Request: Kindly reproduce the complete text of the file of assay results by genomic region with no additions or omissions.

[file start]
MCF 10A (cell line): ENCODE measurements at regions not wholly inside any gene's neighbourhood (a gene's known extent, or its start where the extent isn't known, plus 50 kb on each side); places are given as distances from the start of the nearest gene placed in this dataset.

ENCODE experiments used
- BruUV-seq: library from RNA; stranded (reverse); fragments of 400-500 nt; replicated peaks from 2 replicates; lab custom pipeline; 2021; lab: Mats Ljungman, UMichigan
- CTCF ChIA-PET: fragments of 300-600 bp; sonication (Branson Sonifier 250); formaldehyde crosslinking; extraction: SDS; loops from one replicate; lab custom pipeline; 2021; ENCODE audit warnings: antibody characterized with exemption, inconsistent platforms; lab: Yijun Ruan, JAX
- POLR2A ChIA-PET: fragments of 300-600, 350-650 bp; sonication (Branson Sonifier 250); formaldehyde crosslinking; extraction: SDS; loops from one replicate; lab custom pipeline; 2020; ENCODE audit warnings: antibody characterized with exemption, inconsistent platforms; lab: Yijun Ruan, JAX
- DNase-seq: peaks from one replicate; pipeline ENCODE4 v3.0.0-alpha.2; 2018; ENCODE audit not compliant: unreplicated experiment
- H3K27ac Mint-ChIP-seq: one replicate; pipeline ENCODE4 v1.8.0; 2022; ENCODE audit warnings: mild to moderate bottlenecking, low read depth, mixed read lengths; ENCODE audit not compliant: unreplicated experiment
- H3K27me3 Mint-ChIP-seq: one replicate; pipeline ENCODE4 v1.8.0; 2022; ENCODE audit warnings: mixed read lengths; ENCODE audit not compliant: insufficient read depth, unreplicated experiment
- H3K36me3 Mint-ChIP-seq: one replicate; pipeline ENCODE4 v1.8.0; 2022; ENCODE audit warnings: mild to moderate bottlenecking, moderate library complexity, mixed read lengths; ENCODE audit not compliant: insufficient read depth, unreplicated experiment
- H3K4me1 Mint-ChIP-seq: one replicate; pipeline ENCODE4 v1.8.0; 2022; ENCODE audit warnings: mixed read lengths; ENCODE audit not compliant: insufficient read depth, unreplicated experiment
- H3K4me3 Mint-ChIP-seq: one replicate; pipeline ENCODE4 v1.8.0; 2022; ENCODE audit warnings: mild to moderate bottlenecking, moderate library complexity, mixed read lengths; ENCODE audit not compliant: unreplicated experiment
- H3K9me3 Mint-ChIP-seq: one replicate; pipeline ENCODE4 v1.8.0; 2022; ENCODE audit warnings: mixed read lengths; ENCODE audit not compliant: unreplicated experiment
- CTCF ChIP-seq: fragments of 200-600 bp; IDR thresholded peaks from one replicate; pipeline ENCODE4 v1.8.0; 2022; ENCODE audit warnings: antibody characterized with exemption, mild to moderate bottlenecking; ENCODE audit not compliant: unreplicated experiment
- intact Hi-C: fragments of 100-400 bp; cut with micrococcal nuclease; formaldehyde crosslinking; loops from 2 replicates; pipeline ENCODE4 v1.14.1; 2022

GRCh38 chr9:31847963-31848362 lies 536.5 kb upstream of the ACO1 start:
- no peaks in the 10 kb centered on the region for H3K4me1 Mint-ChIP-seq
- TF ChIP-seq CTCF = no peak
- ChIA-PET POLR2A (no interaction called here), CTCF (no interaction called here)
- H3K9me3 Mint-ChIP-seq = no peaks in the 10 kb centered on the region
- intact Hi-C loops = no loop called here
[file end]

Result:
MCF 10A (cell line): ENCODE measurements at regions not wholly inside any gene's neighbourhood (a gene's known extent, or its start where the extent isn't known, plus 50 kb on each side); places are given as distances from the start of the nearest gene placed in this dataset.

ENCODE experiments used
- BruUV-seq: library from RNA; stranded (reverse); fragments of 400-500 nt; replicated peaks from 2 replicates; lab custom pipeline; 2021; lab: Mats Ljungman, UMichigan
- CTCF ChIA-PET: fragments of 300-600 bp; sonication (Branson Sonifier 250); formaldehyde crosslinking; extraction: SDS; loops from one replicate; lab custom pipeline; 2021; ENCODE audit warnings: antibody characterized with exemption, inconsistent platforms; lab: Yijun Ruan, JAX
- POLR2A ChIA-PET: fragments of 300-600, 350-650 bp; sonication (Branson Sonifier 250); formaldehyde crosslinking; extraction: SDS; loops from one replicate; lab custom pipeline; 2020; ENCODE audit warnings: antibody characterized with exemption, inconsistent platforms; lab: Yijun Ruan, JAX
- DNase-seq: peaks from one replicate; pipeline ENCODE4 v3.0.0-alpha.2; 2018; ENCODE audit not compliant: unreplicated experiment
- H3K27ac Mint-ChIP-seq: one replicate; pipeline ENCODE4 v1.8.0; 2022; ENCODE audit warnings: mild to moderate bottlenecking, low read depth, mixed read lengths; ENCODE audit not compliant: unreplicated experiment
- H3K27me3 Mint-ChIP-seq: one replicate; pipeline ENCODE4 v1.8.0; 2022; ENCODE audit warnings: mixed read lengths; ENCODE audit not compliant: insufficient read depth, unreplicated experiment
- H3K36me3 Mint-ChIP-seq: one replicate; pipeline ENCODE4 v1.8.0; 2022; ENCODE audit warnings: mild to moderate bottlenecking, moderate library complexity, mixed read lengths; ENCODE audit not compliant: insufficient read depth, unreplicated experiment
- H3K4me1 Mint-ChIP-seq: one replicate; pipeline ENCODE4 v1.8.0; 2022; ENCODE audit warnings: mixed read lengths; ENCODE audit not compliant: insufficient read depth, unreplicated experiment
- H3K4me3 Mint-ChIP-seq: one replicate; pipeline ENCODE4 v1.8.0; 2022; ENCODE audit warnings: mild to moderate bottlenecking, moderate library complexity, mixed read lengths; ENCODE audit not compliant: unreplicated experiment
- H3K9me3 Mint-ChIP-seq: one replicate; pipeline ENCODE4 v1.8.0; 2022; ENCODE audit warnings: mixed read lengths; ENCODE audit not compliant: unreplicated experiment
- CTCF ChIP-seq: fragments of 200-600 bp; IDR thresholded peaks from one replicate; pipeline ENCODE4 v1.8.0; 2022; ENCODE audit warnings: antibody characterized with exemption, mild to moderate bottlenecking; ENCODE audit not compliant: unreplicated experiment
- intact Hi-C: fragments of 100-400 bp; cut with micrococcal nuclease; formaldehyde crosslinking; loops from 2 replicates; pipeline ENCODE4 v1.14.1; 2022

GRCh38 chr9:31847963-31848362 lies 536.5 kb upstream of the ACO1 start:
- no peaks in the 10 kb centered on the region for H3K4me1 Mint-ChIP-seq
- TF ChIP-seq CTCF = no peak
- ChIA-PET POLR2A (no interaction called here), CTCF (no interaction called here)
- H3K9me3 Mint-ChIP-seq = no peaks in the 10 kb centered on the region
- intact Hi-C loops = no loop called here